Kayci- It definitely took a little getting used to in the beginning, every night we would review the spreadsheet together and feel constant panic that we might be going over. But now, with practice it doesn't take much effort. It's easy now to keep a running tab in our heads that begins each morning minus the cost of our lodging from the night before. That way we know really what we can spend each day. It's made me much more conscious of the price of things, and it's easy to walk away from things that I deem to expensive, even if it's just a dollar or two. I never have a feeling that I can't afford something, I just realize now that needless spending is petty and unnecessary.
Most valued item:
Joe- My camera is the item that brings me the most joy. It allows me to elevate my experiences and document the memories and places we've experienced so far. It's a hobby that I always enjoyed, and this trip is allowing me the time to practice and become better, something I didn't have before.
Kayci- Well besides my cocoon, which I've already confessed my love for, I would say my iPad. It acts as my book, computer, typewriter and phone. It has earned a few small scratches so far, but the benefit of having it outweighs the risks associated with carrying it. I love being able to FaceTime with girlfriends when I'm homesick, chatting for hours for free. I'm also able to carry around more books than I could otherwise dream of which is a huge benefit to a bookworm.
Joe- I think what I've realized most is that this doesn't feel like a vacation, we are still working hard doing our blog, reading up on various things that interest us and continually striving to gain new skills and improve old ones. The major difference is that we are now in total command of our time. I think it surprised me to realize what it feels like to be in charge of your own life and to realize how valuable this time we are taking is for our future.
Kayci- I've really learned to let things go and to not get worked up about the small stuff. Living in such an unpredictable fashion has enabled me to learn patience and not spazz when things don't happen the way I expect them to. Loosening up my control freak grasp on life has allowed me to just go with the flow, which is something I've always struggled with and just let situations unfold as they do with no stress. It's been really freeing to experience and is definitely something I use on a daily basis.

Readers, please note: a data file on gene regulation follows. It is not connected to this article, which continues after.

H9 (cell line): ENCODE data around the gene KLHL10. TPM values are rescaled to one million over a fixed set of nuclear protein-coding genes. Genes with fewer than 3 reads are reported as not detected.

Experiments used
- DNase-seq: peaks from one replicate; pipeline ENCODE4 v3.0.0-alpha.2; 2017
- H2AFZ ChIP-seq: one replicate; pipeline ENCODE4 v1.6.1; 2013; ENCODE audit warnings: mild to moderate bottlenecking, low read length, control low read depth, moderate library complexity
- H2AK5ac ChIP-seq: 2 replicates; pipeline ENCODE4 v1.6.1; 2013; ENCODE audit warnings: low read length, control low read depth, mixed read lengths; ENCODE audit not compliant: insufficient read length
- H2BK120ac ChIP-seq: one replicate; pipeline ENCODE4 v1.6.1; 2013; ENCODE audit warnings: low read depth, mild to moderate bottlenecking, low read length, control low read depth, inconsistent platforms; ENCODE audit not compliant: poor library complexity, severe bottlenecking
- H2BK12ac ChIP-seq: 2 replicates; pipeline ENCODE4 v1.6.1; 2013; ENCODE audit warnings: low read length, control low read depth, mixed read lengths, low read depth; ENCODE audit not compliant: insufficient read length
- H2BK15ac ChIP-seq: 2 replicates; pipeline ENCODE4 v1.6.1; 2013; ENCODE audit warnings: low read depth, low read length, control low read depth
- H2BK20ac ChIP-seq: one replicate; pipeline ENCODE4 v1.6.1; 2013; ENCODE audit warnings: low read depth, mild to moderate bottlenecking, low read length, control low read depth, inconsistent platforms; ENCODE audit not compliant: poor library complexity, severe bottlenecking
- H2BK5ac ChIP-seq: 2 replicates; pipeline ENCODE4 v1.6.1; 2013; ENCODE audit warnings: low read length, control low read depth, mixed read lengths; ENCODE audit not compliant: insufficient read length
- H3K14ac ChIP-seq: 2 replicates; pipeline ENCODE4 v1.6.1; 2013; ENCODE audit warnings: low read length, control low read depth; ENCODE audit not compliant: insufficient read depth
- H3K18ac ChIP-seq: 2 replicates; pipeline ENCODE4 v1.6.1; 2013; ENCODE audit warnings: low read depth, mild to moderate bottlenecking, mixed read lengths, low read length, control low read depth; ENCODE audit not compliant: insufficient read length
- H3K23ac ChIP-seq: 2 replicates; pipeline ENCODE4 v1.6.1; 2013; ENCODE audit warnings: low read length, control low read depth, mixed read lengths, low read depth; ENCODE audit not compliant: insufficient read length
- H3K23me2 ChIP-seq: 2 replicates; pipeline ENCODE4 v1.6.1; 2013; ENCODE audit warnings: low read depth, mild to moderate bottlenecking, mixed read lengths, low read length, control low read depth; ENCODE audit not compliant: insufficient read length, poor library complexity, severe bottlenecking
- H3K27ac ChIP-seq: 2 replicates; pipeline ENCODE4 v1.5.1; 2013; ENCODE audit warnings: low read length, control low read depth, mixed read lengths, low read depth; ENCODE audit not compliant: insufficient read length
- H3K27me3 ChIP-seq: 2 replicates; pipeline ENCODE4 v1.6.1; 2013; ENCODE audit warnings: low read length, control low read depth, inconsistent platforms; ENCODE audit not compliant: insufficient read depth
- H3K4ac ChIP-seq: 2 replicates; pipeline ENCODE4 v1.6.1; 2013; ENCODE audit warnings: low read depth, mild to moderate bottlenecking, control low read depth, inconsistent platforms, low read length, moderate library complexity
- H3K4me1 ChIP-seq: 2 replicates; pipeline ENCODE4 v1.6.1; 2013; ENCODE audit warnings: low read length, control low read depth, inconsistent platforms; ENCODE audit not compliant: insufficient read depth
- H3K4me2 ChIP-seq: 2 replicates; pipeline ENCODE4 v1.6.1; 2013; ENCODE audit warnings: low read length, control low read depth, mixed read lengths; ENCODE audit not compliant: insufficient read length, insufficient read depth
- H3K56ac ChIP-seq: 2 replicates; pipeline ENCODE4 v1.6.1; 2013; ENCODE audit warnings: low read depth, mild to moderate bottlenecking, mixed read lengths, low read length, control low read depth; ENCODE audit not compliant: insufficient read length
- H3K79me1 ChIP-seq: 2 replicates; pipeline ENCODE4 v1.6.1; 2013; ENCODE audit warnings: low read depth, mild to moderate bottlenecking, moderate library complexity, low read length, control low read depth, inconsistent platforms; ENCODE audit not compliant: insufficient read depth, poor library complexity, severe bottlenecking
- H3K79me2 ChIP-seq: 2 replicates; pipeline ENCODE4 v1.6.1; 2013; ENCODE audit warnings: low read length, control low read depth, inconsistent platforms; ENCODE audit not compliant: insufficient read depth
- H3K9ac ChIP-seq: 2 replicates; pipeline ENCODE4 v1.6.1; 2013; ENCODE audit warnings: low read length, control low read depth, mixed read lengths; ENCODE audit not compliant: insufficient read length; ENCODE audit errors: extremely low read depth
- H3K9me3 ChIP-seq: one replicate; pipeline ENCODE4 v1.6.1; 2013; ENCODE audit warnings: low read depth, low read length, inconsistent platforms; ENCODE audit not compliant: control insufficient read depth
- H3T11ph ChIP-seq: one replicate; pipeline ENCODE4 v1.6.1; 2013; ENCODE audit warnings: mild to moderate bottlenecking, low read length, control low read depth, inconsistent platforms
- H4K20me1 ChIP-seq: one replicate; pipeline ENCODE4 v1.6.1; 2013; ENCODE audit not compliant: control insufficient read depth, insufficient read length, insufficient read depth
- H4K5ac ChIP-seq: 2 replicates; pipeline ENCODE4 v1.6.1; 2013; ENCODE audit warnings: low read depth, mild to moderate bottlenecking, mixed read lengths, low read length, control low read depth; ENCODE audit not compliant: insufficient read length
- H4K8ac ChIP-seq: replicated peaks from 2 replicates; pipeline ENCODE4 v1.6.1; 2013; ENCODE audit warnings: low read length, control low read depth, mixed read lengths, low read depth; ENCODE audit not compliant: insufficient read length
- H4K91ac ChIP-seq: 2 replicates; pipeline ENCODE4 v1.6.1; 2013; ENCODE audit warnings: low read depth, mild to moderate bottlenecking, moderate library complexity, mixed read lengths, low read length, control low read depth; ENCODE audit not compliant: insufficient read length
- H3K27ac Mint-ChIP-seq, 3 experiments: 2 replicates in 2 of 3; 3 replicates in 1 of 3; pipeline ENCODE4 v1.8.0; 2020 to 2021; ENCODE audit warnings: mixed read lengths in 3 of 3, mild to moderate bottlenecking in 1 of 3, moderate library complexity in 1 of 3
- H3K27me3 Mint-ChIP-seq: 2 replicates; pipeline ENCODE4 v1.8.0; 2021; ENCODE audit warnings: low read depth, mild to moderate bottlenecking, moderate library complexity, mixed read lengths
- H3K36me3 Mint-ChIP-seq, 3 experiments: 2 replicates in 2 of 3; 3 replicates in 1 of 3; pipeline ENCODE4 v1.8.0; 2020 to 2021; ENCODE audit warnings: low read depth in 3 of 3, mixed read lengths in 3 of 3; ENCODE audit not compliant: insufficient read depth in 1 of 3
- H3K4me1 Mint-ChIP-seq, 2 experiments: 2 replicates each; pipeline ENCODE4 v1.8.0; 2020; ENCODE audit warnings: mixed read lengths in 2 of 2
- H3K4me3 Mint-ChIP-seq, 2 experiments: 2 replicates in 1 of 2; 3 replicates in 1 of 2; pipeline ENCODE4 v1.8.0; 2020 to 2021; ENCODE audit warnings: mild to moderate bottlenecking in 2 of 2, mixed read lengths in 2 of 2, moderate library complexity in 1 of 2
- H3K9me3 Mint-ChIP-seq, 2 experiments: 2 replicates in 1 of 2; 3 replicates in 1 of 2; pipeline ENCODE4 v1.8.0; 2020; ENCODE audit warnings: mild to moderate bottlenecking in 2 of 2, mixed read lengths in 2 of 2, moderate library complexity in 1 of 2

Hardest part of travel:
Joe- It can be really hard to relax and unwind when I know that we are just packing up and leaving the next day. Sometimes it can be difficult to find calm when I'm already thinking about the next leg of the journey. We have started extending stays in places we like, which is a benefit to having a relaxed plan of action. Sometimes it's just nice to stay put and veg out and not worry about what we need to see or where we need to go.
Kayci- I think getting used to a new way of eating and trying to find ways to stay healthy on the road. It can be hard to find a place to do yoga or meditate while staying in a crowded hostel, and eating just vegetables is a pretty foreign concept in some areas we've been. It's definitely made me be more flexible in what I eat. Although I do try to maintain a vegetarian focus, It doesn't make sense when traveling through small towns where they have one restaurant that serves one dish. I'm definitely not exercising as much as I should be, but something Naynay taught me on the road trip is "om tat sat" which is Sanskrit and can be roughly translated to “it is what it is.” I think that sometimes just letting go and living is the best medicine there is and I've been trying to learn to commingle my beliefs with the reality I'm living in and create a new perspective of what health is.